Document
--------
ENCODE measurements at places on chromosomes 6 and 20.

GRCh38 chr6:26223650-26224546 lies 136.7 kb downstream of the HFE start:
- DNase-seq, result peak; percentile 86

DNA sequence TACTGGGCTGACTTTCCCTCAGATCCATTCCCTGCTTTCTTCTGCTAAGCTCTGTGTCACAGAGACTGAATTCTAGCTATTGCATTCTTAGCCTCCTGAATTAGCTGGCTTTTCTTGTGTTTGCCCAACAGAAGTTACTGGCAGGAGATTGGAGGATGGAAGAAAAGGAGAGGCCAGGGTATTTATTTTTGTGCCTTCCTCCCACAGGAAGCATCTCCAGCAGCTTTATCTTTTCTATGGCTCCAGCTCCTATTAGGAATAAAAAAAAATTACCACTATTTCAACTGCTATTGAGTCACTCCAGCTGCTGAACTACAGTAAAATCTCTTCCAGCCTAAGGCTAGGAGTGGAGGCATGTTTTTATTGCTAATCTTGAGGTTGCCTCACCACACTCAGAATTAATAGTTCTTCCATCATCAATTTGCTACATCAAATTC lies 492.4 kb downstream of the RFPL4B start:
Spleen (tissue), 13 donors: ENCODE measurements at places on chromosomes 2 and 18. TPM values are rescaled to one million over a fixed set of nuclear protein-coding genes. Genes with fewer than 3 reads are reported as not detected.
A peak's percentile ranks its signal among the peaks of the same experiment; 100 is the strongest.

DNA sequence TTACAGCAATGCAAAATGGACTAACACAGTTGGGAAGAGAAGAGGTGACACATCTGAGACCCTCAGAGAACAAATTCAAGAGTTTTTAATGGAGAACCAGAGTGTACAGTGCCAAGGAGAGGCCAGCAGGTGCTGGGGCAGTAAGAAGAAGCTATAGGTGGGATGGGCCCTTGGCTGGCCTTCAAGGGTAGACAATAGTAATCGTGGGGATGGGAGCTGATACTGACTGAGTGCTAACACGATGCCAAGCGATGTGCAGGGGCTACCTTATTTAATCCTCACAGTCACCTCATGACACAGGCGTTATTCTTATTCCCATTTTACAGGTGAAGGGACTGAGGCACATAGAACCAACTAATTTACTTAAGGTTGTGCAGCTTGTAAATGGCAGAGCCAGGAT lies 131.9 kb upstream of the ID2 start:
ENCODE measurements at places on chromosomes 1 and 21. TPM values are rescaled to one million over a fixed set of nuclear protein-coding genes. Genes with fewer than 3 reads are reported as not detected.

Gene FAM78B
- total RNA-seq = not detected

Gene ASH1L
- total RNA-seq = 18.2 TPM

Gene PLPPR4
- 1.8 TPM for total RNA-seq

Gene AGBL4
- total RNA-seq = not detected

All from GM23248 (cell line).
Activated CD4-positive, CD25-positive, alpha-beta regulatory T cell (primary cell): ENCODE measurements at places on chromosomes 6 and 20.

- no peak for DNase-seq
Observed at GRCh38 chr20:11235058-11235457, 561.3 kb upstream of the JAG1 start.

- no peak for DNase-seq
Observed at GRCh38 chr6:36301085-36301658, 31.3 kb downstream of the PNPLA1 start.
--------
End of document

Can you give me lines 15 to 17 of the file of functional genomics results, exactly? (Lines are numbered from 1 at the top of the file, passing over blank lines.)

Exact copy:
Gene AGBL4
- total RNA-seq = not detected

All from GM23248 (cell line).